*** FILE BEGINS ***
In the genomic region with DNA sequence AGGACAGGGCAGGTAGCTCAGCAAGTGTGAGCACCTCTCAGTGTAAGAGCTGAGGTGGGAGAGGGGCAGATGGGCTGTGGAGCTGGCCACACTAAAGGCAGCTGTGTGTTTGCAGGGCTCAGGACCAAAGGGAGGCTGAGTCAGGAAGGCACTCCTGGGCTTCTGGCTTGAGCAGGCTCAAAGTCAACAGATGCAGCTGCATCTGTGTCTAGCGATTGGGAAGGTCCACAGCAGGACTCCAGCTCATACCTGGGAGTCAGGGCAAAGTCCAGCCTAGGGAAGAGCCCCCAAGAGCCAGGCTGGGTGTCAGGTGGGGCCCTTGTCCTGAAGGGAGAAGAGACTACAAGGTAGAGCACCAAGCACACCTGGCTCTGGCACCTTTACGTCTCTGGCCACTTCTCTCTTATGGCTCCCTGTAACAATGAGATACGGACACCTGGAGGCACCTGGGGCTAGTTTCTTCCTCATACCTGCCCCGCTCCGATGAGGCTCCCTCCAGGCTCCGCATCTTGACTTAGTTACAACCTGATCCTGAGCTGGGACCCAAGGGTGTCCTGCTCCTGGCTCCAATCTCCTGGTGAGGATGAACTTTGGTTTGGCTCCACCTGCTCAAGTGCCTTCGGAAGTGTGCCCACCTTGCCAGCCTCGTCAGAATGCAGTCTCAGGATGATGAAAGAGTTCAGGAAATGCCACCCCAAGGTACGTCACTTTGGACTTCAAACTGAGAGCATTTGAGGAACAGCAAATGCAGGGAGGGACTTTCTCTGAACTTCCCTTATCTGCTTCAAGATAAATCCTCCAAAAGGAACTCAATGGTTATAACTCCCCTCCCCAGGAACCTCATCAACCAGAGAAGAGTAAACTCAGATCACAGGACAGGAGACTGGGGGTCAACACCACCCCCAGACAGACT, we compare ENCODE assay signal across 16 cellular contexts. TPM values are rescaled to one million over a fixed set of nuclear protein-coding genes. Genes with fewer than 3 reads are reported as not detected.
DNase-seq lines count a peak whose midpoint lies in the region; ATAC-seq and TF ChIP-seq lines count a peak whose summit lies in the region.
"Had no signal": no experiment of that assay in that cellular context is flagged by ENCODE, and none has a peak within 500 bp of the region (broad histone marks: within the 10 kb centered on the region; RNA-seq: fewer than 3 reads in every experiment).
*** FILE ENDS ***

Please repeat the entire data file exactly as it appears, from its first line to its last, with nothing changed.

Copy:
In the genomic region with DNA sequence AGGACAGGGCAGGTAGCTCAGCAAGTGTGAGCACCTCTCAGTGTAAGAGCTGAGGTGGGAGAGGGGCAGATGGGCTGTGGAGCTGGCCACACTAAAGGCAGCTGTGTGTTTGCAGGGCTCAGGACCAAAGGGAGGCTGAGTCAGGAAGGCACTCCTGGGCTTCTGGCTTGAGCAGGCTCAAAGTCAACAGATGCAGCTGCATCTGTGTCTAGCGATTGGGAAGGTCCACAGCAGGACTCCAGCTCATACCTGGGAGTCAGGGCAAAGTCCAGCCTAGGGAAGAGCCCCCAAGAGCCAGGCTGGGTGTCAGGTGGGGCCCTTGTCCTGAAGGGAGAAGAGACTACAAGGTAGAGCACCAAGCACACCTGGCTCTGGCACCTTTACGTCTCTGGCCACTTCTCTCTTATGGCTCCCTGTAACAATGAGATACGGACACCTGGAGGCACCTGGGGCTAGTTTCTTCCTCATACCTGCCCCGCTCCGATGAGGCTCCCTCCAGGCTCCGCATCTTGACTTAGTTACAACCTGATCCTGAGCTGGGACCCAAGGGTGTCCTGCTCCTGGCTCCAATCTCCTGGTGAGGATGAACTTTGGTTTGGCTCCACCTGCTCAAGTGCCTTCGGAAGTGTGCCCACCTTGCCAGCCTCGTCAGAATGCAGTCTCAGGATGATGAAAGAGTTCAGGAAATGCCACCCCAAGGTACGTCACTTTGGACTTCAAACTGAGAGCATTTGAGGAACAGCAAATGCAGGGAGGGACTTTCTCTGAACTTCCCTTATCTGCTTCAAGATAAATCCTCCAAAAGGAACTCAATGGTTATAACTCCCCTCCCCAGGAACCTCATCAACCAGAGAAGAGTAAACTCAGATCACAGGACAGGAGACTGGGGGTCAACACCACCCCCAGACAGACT, we compare ENCODE assay signal across 16 cellular contexts. TPM values are rescaled to one million over a fixed set of nuclear protein-coding genes. Genes with fewer than 3 reads are reported as not detected.
DNase-seq lines count a peak whose midpoint lies in the region; ATAC-seq and TF ChIP-seq lines count a peak whose summit lies in the region.
"Had no signal": no experiment of that assay in that cellular context is flagged by ENCODE, and none has a peak within 500 bp of the region (broad histone marks: within the 10 kb centered on the region; RNA-seq: fewer than 3 reads in every experiment).